If you’re interested in the history of computers, you may want to head down to the Computer History Museum in Mountain View, California. The facility just opened a new 25,000-square-foot expansion and a new exhibition called “Revolution: The First 2,000 Years of Computing.” ComputerWorld has written a great piece on the new exhibit, which attempts to make the entire history of computers accessible to anyone, geek or not. The new exhibit has been in development for six years.
“Many times, people coming to the museum have very basic questions: ‘How did that computer on my desk get there? How did that phone I’ve used for so long get so smart?’ ” said John Hollar, CEO of the museum. “It’s an exhibition that’s primarily aimed at a nontechnical audience, though there’s a ton of great history and information for the technical audience as well.”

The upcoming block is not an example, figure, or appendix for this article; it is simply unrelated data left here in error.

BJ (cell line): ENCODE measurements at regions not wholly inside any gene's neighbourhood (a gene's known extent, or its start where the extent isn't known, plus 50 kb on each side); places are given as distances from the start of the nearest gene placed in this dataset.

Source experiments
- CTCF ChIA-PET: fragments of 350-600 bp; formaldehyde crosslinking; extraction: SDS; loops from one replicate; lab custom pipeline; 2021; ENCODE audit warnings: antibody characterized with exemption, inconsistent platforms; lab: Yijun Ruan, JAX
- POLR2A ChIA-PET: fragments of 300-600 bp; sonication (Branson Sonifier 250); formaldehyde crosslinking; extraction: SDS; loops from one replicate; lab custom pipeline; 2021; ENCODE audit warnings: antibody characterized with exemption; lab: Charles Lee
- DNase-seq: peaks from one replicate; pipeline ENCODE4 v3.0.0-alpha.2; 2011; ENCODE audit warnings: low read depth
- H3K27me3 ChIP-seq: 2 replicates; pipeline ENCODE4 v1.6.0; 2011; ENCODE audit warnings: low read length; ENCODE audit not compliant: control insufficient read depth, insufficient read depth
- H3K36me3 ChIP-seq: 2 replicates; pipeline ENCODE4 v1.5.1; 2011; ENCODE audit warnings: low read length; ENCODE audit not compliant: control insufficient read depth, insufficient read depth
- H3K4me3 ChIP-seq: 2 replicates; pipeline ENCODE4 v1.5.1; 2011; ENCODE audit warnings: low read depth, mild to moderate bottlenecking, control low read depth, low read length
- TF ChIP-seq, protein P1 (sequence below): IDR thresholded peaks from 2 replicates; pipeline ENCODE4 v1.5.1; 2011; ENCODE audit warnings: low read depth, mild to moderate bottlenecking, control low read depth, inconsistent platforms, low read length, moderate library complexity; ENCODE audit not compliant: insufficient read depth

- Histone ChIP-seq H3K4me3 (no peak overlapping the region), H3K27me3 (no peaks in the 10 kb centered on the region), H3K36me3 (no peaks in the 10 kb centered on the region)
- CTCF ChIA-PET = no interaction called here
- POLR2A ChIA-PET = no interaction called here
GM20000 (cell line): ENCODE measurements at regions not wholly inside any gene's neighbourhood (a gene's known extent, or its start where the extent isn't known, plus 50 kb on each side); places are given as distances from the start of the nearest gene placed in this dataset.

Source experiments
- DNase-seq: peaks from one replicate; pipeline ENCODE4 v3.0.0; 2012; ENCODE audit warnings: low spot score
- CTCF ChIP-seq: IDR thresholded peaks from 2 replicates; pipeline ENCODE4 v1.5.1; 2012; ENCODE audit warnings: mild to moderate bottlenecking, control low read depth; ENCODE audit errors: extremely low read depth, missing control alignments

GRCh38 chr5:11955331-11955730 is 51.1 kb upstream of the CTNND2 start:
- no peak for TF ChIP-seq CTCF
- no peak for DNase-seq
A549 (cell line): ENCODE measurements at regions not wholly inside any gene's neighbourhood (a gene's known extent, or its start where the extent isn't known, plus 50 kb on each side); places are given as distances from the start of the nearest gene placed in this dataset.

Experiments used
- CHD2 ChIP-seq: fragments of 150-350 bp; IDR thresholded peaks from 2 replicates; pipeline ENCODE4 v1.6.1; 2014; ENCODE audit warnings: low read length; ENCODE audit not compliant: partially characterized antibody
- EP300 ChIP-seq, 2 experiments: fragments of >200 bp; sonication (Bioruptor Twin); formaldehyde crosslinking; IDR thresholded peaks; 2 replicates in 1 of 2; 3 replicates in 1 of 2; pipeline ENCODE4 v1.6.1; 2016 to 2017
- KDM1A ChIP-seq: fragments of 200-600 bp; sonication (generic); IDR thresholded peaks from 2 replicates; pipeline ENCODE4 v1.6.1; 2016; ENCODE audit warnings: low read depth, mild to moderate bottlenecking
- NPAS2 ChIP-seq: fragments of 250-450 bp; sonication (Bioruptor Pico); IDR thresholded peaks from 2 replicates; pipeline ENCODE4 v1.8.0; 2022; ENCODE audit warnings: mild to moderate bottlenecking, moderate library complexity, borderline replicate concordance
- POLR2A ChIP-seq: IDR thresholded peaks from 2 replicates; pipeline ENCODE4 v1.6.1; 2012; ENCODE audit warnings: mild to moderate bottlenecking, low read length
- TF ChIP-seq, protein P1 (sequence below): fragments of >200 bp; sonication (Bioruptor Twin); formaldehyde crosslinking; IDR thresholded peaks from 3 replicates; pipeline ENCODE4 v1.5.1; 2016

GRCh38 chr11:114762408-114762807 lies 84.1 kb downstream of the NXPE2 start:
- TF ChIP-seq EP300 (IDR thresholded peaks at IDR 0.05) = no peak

Exhibits like this are all the more important as we begin to enter an age where users are even further removed from the fundamentals of how computers run. While computers are essentially invading phones, tablets, and Internet TVs, interfaces and interaction are getting smoothed over, further removing users from what actually goes on inside the devices.
The $19 million exhibit covers many early computers like the ENIAC computer built during World War II and the Univac 1 (1950). All in all, the exhibit has more than 1,100 artifacts and 5,000 images in its 19 galleries, as well as many documents, five mini theaters, and more than 40 interactive oral history stations where computer legends talk about their inventions. You can even play the original Pong.
If you’re traveling in the San Francisco Bay (Silicon Valley) area, check it out, snap some pics, and let us know what you think of the new exhibit. We look forward to checking it out.
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